Profile Image for Raven Elise.
10 reviews3 followers
January 7, 2012
I have read a lot of books about cats, but this one tops it! It doesn't give cats unrealistically human qualities like other books, and it focuses on characters other than the cats from time to time. Just, beautiful.
Profile Image for Tim.
233 reviews7 followers
June 23, 2013
I enjoyed this book, found the period of history interesting and a must for any fan of the Deptford mice. My least favourite of the three Deptford History books though, I think because this had the weakest ending
Profile Image for Mehmet Palabiyikoglu.
9 reviews7 followers
May 4, 2014
The most absorbing book I've ever read after the Inkheart Series! It was really catchy with the mysteries and plot twists it possessed and a sad one as well, with a touch of adventure. Don't stare there, go read it!
August 15, 2016
I read this book back when I was in primary and I must say that it was a believable read for a young mind, but then you still know that it won't happen in real life but then have that mind soar that your imagination just grew...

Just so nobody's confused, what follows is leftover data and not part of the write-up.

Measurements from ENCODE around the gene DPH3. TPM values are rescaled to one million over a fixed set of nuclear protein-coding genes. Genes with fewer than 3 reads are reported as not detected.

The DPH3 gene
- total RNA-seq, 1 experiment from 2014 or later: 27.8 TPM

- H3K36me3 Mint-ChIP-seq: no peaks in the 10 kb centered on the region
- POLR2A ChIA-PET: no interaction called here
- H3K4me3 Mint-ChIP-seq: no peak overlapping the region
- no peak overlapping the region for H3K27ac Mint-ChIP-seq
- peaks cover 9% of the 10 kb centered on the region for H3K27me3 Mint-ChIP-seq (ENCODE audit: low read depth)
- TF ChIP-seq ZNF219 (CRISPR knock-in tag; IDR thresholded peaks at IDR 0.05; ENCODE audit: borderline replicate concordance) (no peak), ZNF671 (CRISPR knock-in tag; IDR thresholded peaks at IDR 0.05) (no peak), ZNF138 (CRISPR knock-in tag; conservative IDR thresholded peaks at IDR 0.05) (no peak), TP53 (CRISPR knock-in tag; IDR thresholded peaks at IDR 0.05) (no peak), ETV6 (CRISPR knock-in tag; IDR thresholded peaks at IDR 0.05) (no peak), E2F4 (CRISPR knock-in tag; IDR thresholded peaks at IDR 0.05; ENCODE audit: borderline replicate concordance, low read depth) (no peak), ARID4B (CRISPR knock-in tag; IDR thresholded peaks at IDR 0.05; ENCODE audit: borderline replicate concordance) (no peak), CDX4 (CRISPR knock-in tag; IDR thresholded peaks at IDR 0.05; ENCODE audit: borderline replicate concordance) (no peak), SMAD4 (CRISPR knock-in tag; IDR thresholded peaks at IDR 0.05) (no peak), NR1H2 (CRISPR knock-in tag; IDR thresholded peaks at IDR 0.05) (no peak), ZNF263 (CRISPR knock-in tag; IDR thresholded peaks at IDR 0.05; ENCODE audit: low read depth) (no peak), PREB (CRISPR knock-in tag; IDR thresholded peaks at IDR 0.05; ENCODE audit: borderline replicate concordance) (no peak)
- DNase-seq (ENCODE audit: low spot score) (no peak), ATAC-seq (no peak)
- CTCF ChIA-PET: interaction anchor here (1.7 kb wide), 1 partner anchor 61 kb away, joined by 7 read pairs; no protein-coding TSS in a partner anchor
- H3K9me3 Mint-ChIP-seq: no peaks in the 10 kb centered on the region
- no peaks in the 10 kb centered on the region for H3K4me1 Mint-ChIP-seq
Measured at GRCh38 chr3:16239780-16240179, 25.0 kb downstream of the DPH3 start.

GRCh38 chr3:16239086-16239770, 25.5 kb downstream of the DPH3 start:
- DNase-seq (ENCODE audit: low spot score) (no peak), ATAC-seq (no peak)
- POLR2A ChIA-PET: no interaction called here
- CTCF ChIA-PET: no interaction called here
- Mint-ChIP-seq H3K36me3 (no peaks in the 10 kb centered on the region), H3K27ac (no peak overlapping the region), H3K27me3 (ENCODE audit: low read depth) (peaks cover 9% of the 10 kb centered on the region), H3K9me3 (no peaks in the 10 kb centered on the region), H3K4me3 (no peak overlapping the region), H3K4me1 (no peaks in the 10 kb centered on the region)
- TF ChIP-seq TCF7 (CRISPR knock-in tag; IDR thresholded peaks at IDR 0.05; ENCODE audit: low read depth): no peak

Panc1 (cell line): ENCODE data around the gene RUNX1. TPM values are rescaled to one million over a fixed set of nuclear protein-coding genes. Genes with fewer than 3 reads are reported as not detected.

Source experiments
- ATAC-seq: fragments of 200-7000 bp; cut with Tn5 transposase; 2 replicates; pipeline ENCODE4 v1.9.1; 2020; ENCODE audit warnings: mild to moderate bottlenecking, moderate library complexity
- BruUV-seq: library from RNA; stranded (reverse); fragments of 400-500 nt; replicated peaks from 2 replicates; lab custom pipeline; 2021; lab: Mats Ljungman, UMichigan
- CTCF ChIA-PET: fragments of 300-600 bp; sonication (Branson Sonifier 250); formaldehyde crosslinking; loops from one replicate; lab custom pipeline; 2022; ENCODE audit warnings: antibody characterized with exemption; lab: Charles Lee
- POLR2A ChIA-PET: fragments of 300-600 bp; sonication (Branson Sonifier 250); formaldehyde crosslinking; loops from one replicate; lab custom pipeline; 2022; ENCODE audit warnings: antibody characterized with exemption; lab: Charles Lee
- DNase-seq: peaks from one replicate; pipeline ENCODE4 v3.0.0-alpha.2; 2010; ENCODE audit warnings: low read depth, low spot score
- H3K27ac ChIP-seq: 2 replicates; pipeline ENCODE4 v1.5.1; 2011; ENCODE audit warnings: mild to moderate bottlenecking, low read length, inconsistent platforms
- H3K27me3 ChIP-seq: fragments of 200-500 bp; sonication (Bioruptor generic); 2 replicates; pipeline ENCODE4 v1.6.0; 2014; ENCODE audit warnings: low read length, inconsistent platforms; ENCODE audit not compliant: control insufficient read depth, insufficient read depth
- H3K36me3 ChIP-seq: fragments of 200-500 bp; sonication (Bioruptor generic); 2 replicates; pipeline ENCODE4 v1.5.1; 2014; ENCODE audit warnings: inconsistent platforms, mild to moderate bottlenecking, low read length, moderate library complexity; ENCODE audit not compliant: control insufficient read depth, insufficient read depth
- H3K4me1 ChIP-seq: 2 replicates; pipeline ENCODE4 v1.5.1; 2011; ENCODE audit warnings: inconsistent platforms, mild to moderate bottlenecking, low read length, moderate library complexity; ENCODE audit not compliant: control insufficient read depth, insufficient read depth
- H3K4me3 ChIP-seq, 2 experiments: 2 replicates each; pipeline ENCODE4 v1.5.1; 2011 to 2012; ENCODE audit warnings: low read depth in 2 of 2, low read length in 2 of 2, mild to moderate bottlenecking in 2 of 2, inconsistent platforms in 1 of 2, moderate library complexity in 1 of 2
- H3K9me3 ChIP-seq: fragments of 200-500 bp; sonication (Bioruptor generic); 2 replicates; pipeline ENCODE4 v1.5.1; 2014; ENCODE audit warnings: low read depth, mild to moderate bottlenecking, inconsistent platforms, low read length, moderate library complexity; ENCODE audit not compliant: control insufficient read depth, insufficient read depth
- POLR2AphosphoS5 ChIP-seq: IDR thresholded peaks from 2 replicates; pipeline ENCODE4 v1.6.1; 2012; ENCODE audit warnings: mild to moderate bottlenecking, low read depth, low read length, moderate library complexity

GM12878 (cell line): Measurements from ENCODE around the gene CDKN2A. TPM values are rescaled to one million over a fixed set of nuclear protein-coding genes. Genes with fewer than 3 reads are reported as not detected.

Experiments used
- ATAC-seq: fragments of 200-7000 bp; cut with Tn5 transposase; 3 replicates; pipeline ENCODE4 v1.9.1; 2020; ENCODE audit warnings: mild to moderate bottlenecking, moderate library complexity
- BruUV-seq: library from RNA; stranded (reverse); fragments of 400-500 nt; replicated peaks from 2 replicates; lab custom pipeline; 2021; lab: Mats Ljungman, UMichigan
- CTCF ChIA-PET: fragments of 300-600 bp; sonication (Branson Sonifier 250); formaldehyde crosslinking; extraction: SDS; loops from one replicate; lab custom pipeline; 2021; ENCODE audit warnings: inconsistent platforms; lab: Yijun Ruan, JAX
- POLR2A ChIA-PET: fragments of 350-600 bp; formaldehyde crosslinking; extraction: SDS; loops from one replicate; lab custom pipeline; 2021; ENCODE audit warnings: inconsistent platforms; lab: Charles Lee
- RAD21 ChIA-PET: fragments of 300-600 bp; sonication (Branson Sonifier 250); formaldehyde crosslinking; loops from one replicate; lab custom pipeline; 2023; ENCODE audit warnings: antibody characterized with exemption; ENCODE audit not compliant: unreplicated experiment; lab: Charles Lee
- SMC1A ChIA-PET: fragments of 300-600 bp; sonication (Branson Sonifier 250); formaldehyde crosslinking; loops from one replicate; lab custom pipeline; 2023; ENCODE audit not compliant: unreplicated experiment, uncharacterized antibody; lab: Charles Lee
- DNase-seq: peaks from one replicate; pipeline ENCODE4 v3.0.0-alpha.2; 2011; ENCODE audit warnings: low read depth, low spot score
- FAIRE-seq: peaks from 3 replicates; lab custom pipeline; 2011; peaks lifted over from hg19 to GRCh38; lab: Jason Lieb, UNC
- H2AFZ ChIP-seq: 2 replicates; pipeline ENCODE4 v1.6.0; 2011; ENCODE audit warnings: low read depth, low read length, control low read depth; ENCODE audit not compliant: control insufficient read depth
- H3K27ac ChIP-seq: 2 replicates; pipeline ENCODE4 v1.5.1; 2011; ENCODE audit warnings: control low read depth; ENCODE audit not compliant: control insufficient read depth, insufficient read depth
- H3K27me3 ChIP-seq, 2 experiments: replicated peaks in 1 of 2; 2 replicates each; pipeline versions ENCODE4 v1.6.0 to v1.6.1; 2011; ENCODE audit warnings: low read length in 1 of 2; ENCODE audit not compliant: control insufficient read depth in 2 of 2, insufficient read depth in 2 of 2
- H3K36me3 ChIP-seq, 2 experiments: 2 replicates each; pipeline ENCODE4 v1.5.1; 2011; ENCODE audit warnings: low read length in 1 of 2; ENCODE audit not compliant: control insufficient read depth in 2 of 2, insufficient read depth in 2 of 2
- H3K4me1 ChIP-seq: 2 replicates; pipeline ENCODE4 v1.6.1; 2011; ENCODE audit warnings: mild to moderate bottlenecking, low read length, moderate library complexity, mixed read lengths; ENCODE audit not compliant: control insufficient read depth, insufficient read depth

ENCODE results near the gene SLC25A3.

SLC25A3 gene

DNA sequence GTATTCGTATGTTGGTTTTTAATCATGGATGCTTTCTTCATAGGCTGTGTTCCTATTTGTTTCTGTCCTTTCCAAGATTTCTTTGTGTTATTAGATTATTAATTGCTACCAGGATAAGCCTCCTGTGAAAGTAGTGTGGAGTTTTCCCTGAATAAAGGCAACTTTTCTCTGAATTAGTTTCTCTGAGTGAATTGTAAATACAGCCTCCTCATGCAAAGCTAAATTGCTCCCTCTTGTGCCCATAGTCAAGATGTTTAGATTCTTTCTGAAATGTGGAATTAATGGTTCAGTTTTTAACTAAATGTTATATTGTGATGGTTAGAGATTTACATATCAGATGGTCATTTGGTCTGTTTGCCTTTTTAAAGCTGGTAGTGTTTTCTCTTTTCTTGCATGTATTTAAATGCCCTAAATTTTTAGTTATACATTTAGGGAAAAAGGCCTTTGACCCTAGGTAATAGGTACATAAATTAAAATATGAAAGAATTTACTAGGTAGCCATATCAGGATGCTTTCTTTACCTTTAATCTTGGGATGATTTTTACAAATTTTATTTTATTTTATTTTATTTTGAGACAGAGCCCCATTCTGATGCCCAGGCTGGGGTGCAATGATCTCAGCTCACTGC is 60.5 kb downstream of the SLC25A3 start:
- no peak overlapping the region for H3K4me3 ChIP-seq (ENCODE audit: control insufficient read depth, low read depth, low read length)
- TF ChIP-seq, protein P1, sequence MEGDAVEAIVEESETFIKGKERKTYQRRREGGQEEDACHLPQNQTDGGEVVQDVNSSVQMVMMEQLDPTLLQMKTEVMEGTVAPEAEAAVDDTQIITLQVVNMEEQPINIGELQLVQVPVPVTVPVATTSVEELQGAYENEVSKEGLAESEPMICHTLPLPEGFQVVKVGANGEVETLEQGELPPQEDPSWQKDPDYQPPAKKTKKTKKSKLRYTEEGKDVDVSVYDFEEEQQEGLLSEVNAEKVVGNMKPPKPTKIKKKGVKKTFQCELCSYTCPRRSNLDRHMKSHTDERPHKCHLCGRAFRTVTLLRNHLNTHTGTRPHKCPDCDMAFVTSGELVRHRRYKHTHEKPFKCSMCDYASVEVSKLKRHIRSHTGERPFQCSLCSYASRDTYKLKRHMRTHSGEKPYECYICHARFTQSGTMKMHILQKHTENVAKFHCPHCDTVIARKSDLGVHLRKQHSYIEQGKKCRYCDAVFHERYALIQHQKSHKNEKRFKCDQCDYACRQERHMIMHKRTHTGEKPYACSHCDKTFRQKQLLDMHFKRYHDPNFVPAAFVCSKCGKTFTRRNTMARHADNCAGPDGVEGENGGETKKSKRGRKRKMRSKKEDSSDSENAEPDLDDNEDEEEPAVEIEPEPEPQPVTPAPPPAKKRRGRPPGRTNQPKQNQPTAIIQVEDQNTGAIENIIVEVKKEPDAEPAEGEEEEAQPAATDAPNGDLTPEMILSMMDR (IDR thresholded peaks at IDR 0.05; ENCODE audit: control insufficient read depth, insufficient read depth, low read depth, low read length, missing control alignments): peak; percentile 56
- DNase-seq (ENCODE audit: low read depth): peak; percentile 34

loved it, loved it, loved it.. :)
Profile Image for Clara.
21 reviews
February 14, 2008
I love the action and fear intertwined along with the subtle expression of subservience in this book. Very well written!
Profile Image for Malia.
1,165 reviews14 followers
August 30, 2010
Excellent prequel to Dark Portal. How Jupiter came to be.
2 reviews
September 10, 2011
Wonderful book about a boy who's family dies of smallpox, and he is forced to take care of his farm alone, until one of his family members sends him a convincing letter...
Displaying 1 - 30 of 42 reviews

Can't find what you're looking for?

Get help and learn more about the design.